MultiStories: Pittsburgh's Art Deco Obelisk – The Gulf Building

As the Gulf Building rose into Pittsburgh skyline in the early 1930s, the prospects of its owner were headed in the opposite direction.

The Gulf Building
Address: 439 Seventh Ave.
Stories: 44
Height: 582 feet
Built: 1932
Architect: Trowbridge & Livingston

→ 38th floor observation deck closed to public since 1970
→ City’s tallest building for almost 40 years
→ Rooftop pyramid holds elevator motors and water tanks


photos courtesy Mark houser


When Gulf Oil revealed in 1929 it would build Pittsburgh’s tallest skyscraper, the company was on a sustained streak of prosperity. So was Andrew Mellon, powerbroker of the banking family that owned Gulf, and so was the country he had served as Secretary of the Treasury. But by the next year’s groundbreaking, the oil company was faltering, the country had plunged into the Great Depression and the once-respected cabinet official was well on his way to becoming as hated as Herbert Hoover.

(left) Judge Thomas Mellon and his son, Andrew Mellon

The family story had taken sharp turns before. Mellon’s Scots-Irish immigrant father grew up on a Westmoreland County farm and first saw Pittsburgh at the age of 10, making the 21-mile journey alone on foot. Following a prosperous career as a lawyer, judge and real estate developer, he set up a private bank for his sons. In due time, Andrew, the son closest to his father, took over.

Andrew’s stewardship of Mellon Bank and shrewd investments in companies such as Alcoa and Gulf multiplied the family fortune exponentially. He was close with Henry Clay Frick, who persuaded Andrew to collect rare paintings; each man also introduced the other to his eventual wife. Unfortunately for Andrew, his marriage to a young Englishwoman corkscrewed into a messy public divorce. Otherwise, however, things went well for the Mellons. A magnificent, marble-columned Mellon National Bank opened Downtown in 1924; it was quickly followed by an opulent Art Deco high-rise for Koppers, another Mellon family concern.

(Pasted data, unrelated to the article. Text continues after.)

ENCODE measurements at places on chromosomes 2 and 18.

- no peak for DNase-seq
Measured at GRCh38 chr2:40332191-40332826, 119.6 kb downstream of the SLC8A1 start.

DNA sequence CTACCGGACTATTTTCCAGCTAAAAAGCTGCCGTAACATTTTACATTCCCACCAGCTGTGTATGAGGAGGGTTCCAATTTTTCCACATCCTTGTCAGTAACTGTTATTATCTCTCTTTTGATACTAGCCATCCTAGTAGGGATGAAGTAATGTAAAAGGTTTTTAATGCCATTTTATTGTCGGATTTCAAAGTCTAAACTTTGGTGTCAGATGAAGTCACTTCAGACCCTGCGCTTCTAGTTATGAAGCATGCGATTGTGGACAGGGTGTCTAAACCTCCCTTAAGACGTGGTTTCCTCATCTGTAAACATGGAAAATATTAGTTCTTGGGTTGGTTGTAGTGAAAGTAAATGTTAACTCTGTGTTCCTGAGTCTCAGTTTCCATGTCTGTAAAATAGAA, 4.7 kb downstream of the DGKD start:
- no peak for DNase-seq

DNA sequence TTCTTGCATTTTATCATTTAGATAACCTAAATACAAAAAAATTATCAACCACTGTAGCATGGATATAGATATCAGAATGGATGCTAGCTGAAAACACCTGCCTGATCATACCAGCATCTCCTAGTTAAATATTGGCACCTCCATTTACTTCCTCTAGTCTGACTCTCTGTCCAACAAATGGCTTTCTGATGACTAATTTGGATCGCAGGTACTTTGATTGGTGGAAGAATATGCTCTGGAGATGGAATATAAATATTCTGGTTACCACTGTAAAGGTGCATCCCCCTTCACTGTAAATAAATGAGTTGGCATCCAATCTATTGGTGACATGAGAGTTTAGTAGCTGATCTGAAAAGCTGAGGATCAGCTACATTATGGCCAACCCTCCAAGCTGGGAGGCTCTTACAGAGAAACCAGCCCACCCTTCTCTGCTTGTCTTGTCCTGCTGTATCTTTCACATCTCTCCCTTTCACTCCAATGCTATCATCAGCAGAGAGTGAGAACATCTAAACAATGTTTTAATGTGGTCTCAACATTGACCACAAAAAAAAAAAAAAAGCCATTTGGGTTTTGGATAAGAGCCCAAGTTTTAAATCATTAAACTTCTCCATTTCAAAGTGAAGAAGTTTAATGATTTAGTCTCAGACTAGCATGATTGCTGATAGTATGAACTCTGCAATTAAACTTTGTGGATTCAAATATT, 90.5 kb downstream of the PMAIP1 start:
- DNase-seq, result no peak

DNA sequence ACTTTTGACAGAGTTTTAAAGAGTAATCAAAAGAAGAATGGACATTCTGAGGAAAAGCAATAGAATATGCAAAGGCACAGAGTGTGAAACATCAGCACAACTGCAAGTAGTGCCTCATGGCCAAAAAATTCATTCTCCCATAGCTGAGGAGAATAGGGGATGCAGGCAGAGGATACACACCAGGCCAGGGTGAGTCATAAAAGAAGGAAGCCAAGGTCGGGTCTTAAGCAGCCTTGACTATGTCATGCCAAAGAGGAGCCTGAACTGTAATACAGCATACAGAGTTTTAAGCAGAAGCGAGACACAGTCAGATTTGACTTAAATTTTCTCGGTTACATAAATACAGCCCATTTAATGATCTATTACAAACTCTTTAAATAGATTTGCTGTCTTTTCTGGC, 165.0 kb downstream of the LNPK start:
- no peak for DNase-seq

New Gulf Building unsullied by pollution in 1932

But by the time the Gulf Building opened in 1932, Mellon had been bounced from his cabinet post under threat of impeachment. For the remaining five years of his life, he faced a string of federal investigations for income tax fraud. Magnanimous to the end, the old tycoon donated his collection of paintings to establish the National Gallery of Art.

The stepped pyramid capping the building was first illuminated with orange and blue neon in 1956, the choice of color indicating fair or foul weather ahead. That practice ended with the energy crisis in the early ’70s, but in recent years it has returned with a more colorful LED display.

Observation deck closed to the public in 1970

One summer night in 1974, the switchboard operator got a call from the radical group known as the Weather Underground, warning that a time bomb was about to go off in the building. Nobody was injured in the explosion, which wrecked the 29th floor, but the culprits were never caught. A more consequential attack came 10 years later, when oilman T. Boone Pickens attempted a hostile corporate takeover. To thwart him, Gulf merged with California-based Chevron, costing Pittsburgh 1,500 local jobs and a Fortune 500 headquarters. The current owners, New York investors Rugby Realty, bought the nearly empty building in 1986 and renamed it Gulf Tower. It now houses several law firms.  

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